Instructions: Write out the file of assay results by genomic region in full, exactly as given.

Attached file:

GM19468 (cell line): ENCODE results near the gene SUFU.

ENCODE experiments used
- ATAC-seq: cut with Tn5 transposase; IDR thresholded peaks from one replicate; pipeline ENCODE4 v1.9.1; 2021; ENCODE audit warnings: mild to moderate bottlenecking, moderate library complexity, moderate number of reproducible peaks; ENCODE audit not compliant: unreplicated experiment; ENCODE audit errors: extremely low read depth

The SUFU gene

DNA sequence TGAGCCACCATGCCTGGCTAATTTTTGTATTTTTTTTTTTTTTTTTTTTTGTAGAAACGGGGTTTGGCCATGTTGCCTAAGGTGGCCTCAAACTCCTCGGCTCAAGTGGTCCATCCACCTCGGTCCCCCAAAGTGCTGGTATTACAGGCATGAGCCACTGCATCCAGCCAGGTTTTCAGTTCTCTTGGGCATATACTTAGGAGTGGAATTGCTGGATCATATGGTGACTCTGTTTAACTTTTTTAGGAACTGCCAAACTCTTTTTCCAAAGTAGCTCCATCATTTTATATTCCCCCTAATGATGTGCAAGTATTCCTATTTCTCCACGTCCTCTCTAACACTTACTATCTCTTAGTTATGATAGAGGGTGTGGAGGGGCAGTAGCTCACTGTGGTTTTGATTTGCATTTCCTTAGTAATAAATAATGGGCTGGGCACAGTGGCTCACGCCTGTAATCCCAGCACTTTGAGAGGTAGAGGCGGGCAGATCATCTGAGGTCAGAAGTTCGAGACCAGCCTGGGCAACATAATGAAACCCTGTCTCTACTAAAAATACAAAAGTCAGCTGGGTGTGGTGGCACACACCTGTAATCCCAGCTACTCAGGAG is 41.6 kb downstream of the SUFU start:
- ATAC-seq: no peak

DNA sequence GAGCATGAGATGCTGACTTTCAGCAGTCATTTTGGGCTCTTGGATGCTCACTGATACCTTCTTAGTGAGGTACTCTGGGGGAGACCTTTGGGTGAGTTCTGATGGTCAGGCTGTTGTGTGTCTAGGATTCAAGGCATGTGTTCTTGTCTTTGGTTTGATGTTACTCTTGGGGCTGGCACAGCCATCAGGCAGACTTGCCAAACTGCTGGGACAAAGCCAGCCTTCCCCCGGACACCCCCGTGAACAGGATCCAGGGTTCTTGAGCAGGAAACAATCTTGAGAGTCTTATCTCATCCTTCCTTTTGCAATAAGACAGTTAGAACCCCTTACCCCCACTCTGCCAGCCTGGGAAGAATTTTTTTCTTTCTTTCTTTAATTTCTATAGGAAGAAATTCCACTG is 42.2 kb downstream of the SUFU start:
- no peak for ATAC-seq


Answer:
GM19468 (cell line): ENCODE results near the gene SUFU.

ENCODE experiments used
- ATAC-seq: cut with Tn5 transposase; IDR thresholded peaks from one replicate; pipeline ENCODE4 v1.9.1; 2021; ENCODE audit warnings: mild to moderate bottlenecking, moderate library complexity, moderate number of reproducible peaks; ENCODE audit not compliant: unreplicated experiment; ENCODE audit errors: extremely low read depth

The SUFU gene

DNA sequence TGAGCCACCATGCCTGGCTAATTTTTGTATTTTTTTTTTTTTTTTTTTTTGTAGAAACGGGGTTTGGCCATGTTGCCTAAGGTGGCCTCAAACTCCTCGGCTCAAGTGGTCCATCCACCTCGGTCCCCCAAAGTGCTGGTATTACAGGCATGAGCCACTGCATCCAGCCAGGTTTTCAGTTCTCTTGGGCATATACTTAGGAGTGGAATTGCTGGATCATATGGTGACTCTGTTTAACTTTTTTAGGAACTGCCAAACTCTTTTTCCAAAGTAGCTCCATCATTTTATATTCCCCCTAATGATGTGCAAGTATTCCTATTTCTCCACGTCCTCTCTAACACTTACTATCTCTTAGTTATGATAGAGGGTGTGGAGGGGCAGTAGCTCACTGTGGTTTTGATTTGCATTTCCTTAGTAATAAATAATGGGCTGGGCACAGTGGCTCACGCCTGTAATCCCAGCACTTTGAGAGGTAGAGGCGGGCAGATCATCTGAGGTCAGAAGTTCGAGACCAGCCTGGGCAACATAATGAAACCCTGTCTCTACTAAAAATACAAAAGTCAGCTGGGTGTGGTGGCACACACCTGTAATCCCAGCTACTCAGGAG is 41.6 kb downstream of the SUFU start:
- ATAC-seq: no peak

DNA sequence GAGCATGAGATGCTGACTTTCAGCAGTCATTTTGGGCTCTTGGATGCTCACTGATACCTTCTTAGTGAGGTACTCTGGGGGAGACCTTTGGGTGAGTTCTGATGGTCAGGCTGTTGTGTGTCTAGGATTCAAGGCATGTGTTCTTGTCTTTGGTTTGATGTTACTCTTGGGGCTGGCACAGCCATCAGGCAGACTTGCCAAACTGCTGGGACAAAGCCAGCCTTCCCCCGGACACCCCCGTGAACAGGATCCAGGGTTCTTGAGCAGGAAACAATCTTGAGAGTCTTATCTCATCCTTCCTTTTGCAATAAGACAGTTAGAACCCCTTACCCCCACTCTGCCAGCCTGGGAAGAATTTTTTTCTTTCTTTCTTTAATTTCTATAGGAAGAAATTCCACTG is 42.2 kb downstream of the SUFU start:
- no peak for ATAC-seq